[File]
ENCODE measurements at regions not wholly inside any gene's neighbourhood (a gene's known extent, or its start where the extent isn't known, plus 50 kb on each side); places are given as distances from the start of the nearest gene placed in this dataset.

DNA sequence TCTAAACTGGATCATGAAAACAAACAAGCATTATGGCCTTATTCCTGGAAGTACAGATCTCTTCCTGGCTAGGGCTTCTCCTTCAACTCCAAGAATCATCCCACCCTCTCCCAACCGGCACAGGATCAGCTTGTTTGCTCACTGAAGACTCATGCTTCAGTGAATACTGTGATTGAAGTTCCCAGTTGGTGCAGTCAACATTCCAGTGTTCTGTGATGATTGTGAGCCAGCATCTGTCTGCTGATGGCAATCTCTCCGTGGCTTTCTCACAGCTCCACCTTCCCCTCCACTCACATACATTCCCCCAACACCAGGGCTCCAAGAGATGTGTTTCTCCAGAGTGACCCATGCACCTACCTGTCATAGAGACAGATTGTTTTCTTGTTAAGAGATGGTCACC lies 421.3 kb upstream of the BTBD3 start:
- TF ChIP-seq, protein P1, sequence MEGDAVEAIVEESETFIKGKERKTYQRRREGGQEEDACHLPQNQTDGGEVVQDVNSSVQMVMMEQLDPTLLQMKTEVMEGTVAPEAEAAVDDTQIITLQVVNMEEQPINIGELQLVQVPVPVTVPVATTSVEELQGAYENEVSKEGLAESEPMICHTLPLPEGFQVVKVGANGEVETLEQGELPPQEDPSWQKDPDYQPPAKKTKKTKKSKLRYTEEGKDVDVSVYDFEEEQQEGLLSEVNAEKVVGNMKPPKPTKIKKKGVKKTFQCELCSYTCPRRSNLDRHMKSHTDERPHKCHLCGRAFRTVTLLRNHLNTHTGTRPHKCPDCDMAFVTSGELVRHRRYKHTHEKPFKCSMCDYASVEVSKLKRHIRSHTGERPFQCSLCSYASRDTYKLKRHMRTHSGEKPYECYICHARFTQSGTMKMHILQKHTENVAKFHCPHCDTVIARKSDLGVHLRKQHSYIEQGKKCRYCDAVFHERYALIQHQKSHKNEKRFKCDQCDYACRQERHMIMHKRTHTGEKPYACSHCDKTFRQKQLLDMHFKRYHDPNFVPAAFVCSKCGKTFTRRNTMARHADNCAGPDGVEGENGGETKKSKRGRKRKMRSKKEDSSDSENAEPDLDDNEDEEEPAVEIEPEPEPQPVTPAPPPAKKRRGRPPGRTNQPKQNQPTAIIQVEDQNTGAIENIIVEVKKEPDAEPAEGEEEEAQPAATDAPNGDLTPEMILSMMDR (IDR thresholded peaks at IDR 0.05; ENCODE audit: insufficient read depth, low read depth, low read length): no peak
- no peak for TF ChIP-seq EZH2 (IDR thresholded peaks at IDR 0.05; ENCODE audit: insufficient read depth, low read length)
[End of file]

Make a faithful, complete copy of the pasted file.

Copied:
ENCODE measurements at regions not wholly inside any gene's neighbourhood (a gene's known extent, or its start where the extent isn't known, plus 50 kb on each side); places are given as distances from the start of the nearest gene placed in this dataset.

DNA sequence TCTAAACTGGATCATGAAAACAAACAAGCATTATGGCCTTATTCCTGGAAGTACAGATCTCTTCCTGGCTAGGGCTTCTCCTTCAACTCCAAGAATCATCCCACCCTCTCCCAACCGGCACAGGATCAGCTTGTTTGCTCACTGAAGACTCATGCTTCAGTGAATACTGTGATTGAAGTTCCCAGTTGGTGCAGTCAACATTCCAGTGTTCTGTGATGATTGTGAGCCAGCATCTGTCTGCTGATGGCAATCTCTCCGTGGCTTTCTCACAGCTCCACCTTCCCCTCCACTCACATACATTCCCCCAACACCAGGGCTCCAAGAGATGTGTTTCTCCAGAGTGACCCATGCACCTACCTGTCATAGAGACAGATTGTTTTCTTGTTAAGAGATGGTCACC lies 421.3 kb upstream of the BTBD3 start:
- TF ChIP-seq, protein P1, sequence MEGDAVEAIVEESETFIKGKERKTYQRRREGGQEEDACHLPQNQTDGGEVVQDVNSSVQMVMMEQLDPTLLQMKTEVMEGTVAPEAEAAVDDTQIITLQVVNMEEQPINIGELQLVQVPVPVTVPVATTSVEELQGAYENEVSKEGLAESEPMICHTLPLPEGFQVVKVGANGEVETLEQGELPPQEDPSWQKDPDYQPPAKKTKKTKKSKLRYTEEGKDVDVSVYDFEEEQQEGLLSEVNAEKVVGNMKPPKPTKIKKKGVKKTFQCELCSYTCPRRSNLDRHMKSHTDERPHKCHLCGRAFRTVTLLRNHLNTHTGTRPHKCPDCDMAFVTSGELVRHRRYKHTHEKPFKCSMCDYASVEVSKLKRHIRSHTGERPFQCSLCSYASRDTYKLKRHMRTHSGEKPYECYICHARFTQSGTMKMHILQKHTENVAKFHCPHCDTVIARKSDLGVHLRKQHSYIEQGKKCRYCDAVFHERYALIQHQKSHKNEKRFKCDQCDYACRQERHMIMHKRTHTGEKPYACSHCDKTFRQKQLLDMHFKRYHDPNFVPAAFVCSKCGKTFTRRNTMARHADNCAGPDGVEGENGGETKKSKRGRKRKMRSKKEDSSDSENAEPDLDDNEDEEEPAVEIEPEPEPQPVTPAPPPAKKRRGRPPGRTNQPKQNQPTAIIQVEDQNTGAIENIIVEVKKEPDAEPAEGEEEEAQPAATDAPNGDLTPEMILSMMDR (IDR thresholded peaks at IDR 0.05; ENCODE audit: insufficient read depth, low read depth, low read length): no peak
- no peak for TF ChIP-seq EZH2 (IDR thresholded peaks at IDR 0.05; ENCODE audit: insufficient read depth, low read length)